F. Scott Fitzgerald Biography
Died At Age: 44
Sun Sign: Libra
Also Known As: Francis Scott Key Fitzgerald, F Scott Fitzgerald, Fitzgerald
Born in: Saint Paul
Famous as: Novelist
Spouse/Ex-: Zelda Fitzgerald
father: Edward Fitzgerald
mother: Mollie McQuillan Fitzgerald
siblings: Louise Scott Fitzgerald
children: Frances Scott Fitzgerald
place of death: Hollywood
Diseases & Disabilities: Depression
U.S. State: Minnesota
City: Saint Paul, Minnesota
education: 1917 - Princeton University, 1908 - Nardin Academy, 1911 - St. Paul Academy and Summit School
The American author Francis Scott Key Fitzgerald was without a doubt among the greatest authors of the 20th century and is still regarded as among the finest authors to have been produced by the USA. Fitzgerald was a product of the period that was better known as the Jazz Age in the 1920s and excelled in writing short stories and novels. Writers from all over the world and his contemporaries, all considered him to be a writer of exquisite quality and it is not a wonder that he is still revered by devotees of literature and casual readers alike. “Fitzgerald was a better just plain writer than all of us put together. Just words writing”, wrote John O’ Hara to another famous American writer John Steinbeck and similar sentiments have been expressed by plenty of authors, critics, readers and scholars alike over the past decades. Although F. Scott Fitzgerald is primarily known as a great novelist, it should not be forgotten that he started off his writing career as a short story writer and wrote plenty of critically acclaimed stories. In addition to that, he has also written poems and that is something that makes him a versatile literary genius. Keep reading to know more about the life and works of this accomplished writer.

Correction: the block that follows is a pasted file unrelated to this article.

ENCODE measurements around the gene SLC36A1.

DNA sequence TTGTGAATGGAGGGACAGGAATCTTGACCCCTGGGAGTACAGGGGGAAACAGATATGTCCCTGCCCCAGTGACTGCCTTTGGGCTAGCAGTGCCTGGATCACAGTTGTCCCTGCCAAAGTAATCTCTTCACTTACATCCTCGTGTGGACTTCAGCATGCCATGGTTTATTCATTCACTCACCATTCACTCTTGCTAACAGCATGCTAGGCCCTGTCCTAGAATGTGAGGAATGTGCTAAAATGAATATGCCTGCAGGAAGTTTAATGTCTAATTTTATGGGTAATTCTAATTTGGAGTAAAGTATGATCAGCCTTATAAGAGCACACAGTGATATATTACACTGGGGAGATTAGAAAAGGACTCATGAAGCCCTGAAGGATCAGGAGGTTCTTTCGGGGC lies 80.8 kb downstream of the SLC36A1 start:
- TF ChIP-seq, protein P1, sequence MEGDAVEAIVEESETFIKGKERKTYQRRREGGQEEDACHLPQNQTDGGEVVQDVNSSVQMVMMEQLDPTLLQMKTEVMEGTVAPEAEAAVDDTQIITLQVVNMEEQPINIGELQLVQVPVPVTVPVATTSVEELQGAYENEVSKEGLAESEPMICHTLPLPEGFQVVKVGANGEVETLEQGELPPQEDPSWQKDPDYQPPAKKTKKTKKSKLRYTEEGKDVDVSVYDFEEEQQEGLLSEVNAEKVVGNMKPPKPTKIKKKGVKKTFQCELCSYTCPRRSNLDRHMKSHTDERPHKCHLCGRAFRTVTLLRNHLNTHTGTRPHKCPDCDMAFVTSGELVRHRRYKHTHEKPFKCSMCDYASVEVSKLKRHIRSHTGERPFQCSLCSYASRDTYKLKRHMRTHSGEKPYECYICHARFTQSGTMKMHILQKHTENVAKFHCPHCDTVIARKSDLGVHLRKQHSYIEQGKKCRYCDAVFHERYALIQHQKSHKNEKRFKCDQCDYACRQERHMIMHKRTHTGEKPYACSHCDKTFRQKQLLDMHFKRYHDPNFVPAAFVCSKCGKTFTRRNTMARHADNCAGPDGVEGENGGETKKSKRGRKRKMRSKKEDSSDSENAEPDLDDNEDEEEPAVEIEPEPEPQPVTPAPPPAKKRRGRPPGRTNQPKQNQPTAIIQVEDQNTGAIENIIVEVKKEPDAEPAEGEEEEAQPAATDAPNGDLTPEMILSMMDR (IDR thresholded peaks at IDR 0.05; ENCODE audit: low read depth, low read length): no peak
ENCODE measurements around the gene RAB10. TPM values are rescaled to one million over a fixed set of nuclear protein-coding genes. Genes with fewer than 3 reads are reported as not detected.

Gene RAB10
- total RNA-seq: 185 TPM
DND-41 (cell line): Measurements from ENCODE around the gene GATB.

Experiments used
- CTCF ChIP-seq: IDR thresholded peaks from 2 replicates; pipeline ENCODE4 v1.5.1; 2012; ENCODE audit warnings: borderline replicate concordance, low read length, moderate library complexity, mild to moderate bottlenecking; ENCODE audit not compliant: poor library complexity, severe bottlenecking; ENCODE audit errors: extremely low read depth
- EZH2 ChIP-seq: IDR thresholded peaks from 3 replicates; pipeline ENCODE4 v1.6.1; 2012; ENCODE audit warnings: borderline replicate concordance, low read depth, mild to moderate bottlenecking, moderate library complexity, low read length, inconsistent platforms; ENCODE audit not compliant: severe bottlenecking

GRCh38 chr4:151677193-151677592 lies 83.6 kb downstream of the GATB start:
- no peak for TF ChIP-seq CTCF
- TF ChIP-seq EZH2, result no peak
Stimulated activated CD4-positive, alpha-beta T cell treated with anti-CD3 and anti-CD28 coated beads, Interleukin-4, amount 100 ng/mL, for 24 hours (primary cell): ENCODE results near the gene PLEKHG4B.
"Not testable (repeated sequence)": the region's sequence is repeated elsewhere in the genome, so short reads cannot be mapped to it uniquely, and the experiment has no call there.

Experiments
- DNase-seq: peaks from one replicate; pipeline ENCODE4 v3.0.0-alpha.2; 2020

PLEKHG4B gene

- F. Scott Fitzgerald was born to Edward Fitzgerald and Molly Fitzgerald in the city of Saint Paul in Minnesota on September 24, 1896. His was a family of aristocrats and his father was an executive at ‘Proctor & Gamble’ at the time he was born.
- Till the age of 12, Fitzgerald lived in Buffalo, New York where he studied first at the ‘Holy Angels Convent before enrolling at ‘Nardin Academy’. Even at such a young age Fitzgerald showed a keen interest in literature and had an eye for details.
- In the year 1908, the family went back to their native state of Minnesota after Fitzgerald’s father Edward was sacked from ‘Proctor & Gamble’. He was enrolled in the ‘St. Paul’s Academy’ in his home town. He wrote a highly appreciated detective story during his first year at this school.
- Fitzgerald was sent to the famous ‘Newham School’ located in Hackensack, New Jersey in the year 1911. It was during his time at the ‘Newham School’ that he was encouraged by his teachers to look at writing as a profession due to his obvious gifts as a writer.
- Scott enrolled in the prestigious ‘Princeton University’ but he could not maintain his literary pursuits along with his academic ones and thus eventually left university in 1917. He enrolled in the army but not before his manuscript of the novel ‘The Romantic Egotist’ was rejected by a publisher.